• Driving under the influence of marijuana is less associated with weaving between lanes than with alcohol use and is more likely to promote driving slower than average http://www.livescience.com/54693-high-drivers-double-after-marijuana-legalization.html (which can also be dangerous if significantly slower than the flow of traffic, http://www.dailymail.co.uk/news/article-2016721/Slow-drivers-dangerous-roads-cause-crashes.html).
  • There have been an increase in emergency room visits due to marijuana products which suggests to me that strains and products are being produced that have too much THC and not enough of the non-euphoric cannabinoids that promote more of a calming and relaxing effect on the brain. This report from 2015 states a problem with increased teen use but I’ve seen other articles that suggest there hasn’t been a significant increase in use by teenagers.  http://denver.cbslocal.com/2015/09/15/feds-release-marijuana-stats-to-show-negative-effects-of-legalization/
  • THCV is one of the non-euphoric cannabinoids that help balance the stimulating effects of the euphoria producing THC. Some strains of sativa type cannabis plants contain THCV while indica strains do not. https://www.whaxy.com/learn/thcv-buffers-psychoactivity-of-thc-study.
  • Cannabinoids are made up of phospholipids and arachidonic acid or another fatty acid. The combination forms a flexible building block for cell membranes that can be released from storage when needed as an active messenger chemical. Many types of cannabinoids exist besides THC and they all have roles throughout the body’s organ systems and in every cell of the body. Some people are born with genes that don’t function normally and the inability to produce cannabinoids has been associated with eating disorders, cigarette smoking, alcohol abuse, and to a lesser extent with cocaine use and other drug use.
  • Some tips from pros in the field of weed (pun intended) for people who have over imbibed sativa and are paranoid is to first not panic, it will pass. Knowing that the symptoms are due to too much THC may help with the feelings of anxiety. Other tips include eating a little black pepper or lemon juice/lemon peel. Both substances contain terpenes that may help balance the anxiety producing aspects of some sativa strains. Eating may also help with sativa anxiety but time may be necessary for the mood to pass. Too much of an Indica strain is likely to just cause munchies, coach lock (sleepy mellowness with no interest in moving) until sleep occurs.  https://www.whaxy.com/learn/what-to-do-if-you-get-too-high.

The act of smoking in itself can lead to reduced levels of magnesium and vitamin C whether tobacco cigarettes or other herbs are being smoked. The craving for food a few hours after smoking marijuana commonly known as “the munchies” is related to a drop in magnesium levels. It is better for the brain and body to eat rather than to try to resist the messages of hunger – the body is hungry for magnesium though so choose foods that contain some such as whole grains, popcorn or corn chips, beans, nuts, seeds, potatoes or sweet potatoes, green leafy vegetables, bananas, figs, yogurt, chocolate,  and many other foods contain small amounts. https://draxe.com/magnesium-deficient-top-10-magnesium-rich-foods-must-eating/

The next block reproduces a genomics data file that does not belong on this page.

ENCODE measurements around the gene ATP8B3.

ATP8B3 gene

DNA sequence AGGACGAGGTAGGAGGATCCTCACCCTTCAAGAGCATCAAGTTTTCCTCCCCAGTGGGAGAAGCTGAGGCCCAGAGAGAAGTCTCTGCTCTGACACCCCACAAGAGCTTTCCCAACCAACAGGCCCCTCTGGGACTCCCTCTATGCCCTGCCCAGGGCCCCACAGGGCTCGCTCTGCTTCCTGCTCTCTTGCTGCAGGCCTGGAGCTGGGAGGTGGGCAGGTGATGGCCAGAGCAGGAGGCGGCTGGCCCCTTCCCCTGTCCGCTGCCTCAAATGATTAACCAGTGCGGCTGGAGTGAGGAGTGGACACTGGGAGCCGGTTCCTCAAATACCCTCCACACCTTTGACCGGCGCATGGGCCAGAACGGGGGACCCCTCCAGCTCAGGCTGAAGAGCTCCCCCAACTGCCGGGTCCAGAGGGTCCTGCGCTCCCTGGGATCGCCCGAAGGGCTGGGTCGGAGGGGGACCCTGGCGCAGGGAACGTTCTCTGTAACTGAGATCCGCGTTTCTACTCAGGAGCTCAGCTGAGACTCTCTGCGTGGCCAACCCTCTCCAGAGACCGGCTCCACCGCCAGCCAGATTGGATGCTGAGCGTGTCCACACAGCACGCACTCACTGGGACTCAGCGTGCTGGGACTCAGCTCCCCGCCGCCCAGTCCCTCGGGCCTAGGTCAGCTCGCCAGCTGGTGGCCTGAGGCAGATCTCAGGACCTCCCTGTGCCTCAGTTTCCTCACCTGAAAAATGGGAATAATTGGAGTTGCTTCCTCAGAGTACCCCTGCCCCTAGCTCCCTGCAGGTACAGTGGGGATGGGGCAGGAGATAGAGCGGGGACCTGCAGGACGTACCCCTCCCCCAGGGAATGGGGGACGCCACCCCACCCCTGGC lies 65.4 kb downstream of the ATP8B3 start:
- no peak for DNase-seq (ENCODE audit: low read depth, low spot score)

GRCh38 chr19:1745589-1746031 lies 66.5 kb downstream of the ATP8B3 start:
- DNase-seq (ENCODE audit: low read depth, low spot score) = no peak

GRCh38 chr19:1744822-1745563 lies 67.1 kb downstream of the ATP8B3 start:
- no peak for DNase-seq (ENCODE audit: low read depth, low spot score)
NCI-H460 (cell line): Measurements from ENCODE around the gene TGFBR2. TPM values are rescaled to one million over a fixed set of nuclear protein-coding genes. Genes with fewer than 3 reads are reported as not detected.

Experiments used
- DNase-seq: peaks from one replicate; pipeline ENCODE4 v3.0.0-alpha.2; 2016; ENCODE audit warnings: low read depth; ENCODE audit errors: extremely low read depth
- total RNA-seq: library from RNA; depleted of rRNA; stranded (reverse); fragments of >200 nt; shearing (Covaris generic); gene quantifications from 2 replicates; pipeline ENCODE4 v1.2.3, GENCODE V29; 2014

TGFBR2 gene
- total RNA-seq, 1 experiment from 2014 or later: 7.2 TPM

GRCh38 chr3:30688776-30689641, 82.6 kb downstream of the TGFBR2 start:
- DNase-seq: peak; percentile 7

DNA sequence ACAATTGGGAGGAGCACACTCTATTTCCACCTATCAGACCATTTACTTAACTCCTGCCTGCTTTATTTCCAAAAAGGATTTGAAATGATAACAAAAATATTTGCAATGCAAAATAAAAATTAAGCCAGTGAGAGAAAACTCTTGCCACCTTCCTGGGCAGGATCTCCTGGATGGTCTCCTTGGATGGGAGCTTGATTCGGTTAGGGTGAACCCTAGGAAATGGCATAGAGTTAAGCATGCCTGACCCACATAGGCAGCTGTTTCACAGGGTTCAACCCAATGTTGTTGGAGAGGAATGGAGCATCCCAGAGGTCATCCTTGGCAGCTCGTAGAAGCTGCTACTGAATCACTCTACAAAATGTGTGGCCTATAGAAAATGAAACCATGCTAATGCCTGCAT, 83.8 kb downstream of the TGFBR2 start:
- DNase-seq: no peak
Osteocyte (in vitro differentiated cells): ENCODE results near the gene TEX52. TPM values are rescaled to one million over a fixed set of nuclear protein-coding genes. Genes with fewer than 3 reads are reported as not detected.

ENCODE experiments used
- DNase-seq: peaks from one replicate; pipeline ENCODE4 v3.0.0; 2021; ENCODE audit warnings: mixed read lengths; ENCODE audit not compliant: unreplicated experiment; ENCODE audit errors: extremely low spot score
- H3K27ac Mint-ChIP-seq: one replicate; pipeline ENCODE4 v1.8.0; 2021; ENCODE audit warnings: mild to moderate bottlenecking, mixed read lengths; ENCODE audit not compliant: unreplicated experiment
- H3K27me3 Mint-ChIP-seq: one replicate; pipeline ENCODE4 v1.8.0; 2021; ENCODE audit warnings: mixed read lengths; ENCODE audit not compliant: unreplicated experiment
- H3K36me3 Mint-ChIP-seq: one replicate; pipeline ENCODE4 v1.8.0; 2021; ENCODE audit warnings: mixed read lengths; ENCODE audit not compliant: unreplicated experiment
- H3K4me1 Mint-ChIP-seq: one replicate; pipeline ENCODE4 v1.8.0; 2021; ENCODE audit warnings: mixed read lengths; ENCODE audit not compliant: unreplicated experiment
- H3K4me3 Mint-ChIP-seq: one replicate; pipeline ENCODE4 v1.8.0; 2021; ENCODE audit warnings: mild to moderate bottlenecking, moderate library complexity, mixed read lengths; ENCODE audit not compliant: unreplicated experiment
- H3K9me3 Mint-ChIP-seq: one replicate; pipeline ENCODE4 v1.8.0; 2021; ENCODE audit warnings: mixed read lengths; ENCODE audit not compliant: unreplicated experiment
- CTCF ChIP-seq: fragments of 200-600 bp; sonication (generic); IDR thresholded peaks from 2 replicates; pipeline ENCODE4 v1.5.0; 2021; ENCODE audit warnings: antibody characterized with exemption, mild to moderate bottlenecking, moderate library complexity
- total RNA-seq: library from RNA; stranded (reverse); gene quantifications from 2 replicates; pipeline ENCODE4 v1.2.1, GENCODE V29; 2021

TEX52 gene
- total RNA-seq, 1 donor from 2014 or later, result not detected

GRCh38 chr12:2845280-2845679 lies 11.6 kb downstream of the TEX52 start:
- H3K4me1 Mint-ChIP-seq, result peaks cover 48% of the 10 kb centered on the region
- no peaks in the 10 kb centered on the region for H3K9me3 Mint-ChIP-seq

Having a good balanced meal before consuming marijuana may also help reduce the risk of having the munchies later. And different strains of marijuana may contain more or less of certain types of cannabinoids or terpenes which may also increase appetite for other reasons than the drop in magnesium in which case, snacking on carrots and celery sticks would contain fewer calories and have less risk of leading to excess weight gain.

Another way to improve the mood if magnesium deficiency is a problem is to take a hot bath with real Epsom salt, details here: http://transcendingsquare.com/2016/07/12/nerd-does-not-stand-for-nearest-emergency-room-department/.

/Disclaimer: This information is provided for educational purposes within the guidelines of fair use. While I am a Registered Dietitian this information is not intended to provide individual health guidance. Please see a health professional for individual health care purposes./

Autistic kids wash up happier in an Epsom salt bath

***What should autistic kids eat? For some of them weight gain is a problem and the short term answer is anything they are willing to swallow. With time and patience more variety may be accepted but the children may be avoiding some foods because they make them feel worse. forcing a “balanced diet” from all food groups may not be in their best interests. Food sensitivity testing can identify more types of sensitivities that traditional allergy tests miss.The following article provides physiologic guidance towards why some foods may be preferred or despised. Allergens can have an addictive effect due to an opioid like reaction. We can crave what is good for us but we can also crave what is bad for us – it can be exciting physiologically speaking. Some of the chemicals that build up can have neurotransmitter activity in the brain – literally over stimulating the brain cells. Can bananas and tomatoes kill brain cells? Not in everybody but maybe in autistic bodies overloaded with toxins.

Excerpts from: Autism, an extreme challenge to integrative medicine. Part II: medical management. 
by Parris M. Kidd

Magnesium sulfate (Epsom salts) can benefit the autistic child through a novel route of delivery. A parent reported her child’s oppositional behavior disappeared overnight after a bath in Epsom salts. (67) Other parents who used the treatment soon reported improvements in speech, mood, cooperation, and motor development.
_____________________________________________________________________________